First, let's start by assuming that Assad's guys did pull this off and slimed their own civvies.
Yeah, that pretty much sucks. Not exactly Final Solution or Armenian Genocide sucks, but up there on the scale of suckage somewhere.
My country has been happy to ignore this sort of nasty suckage when it wants to. What's magical about this?
Well, it's chemicals.
Now believe it or not, I actually buy that there's an argument that We the People have a national interest in ass-kicking people who throw chemical weapons around.
I don't AGREE with the argument, but I'll agree that there IS one.
To wit: We're the 800-pound gorilla of conventional war. If nothing else, Gulf Wars II and III convinced pretty much every other national leader with a functioning hindbrain that taking on Uncle Sugar in a conventional donnybrook was just stupid. You would get creamed. Period.
But bugs and gas (nukes, too, but those are ridiculously hard to get hold of or make) are great levelers. They're the sleeper hold of warfare. Comprehensively slime U.S. troops and you go a long way to reducing their combat efficiency to the level of just any other gomers.
(Now, obviously, the problem with this is that most Second and Third World troops are WORSE at operating in a CBR battlefield than US forces, but, whatever, if you're Assad you know your guys are just shit on toast anyway, right?)The U.S. foreign policy (and military policy, since our foreign policy has become very militarized...) is to brook no peer foe. You try and compete with Sammie's Arsenal of Democracy? Here's some incoming for you, Tojo!
U.S. policy, as it currently stands, cannot accept the possibility of some crappy little ruler of some crappy little country trying to use chemical weapons to level the military playing field.
So clearly the U.S. doesn't want to encourage ANYBODY to think that way. So fuck Geneva and international law; it's in the U.S.'s best interest to remind anyone who even thinks of using chemicals that the result will be a massive ass-whupping of the most medieval sort. Peer through the fog of humanitarian bullshit (and that's not to say that some of the speakers don't ACTUALLY want to punish Assad for sliming his own people, assuming that his guys in fact did and in fact did it deliberately, something I consider still speculative at best...) and you'll find there's a hard core of naked self-interest here.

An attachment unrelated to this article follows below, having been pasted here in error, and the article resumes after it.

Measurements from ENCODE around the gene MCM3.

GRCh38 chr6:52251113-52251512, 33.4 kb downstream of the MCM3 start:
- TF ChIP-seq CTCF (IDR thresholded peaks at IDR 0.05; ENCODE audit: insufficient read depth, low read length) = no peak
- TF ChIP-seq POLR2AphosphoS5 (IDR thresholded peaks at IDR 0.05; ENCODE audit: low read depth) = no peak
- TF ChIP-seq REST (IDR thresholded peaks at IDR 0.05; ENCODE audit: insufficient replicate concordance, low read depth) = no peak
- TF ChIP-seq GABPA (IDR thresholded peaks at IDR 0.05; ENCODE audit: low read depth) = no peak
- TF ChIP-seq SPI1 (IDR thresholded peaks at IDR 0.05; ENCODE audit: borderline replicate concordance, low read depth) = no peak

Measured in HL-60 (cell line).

That's fine. Kinda shitty, but that's what nations are supposed to do; suss out their "interests" and act on them.
Again - that self-interest proceeds from the notion that the U.S. defense policy HAS to be based on bitchslapping everyone who even looks capable of cocking a snook at us.
I don't agree that this is a smart defense policy.
But it appears to be the one currently accepted in D.C. So I understand that the "leaders" there see the situation above in just the fashion I've described it. And, therefore, see a burning need to use force to "punish" the reckless foreign leader that crosses the line into chemical war.
BUT...again, here's my problem with this situation; the notion that punitive force is a "deterrent" or a "punishment" in this case is laughable.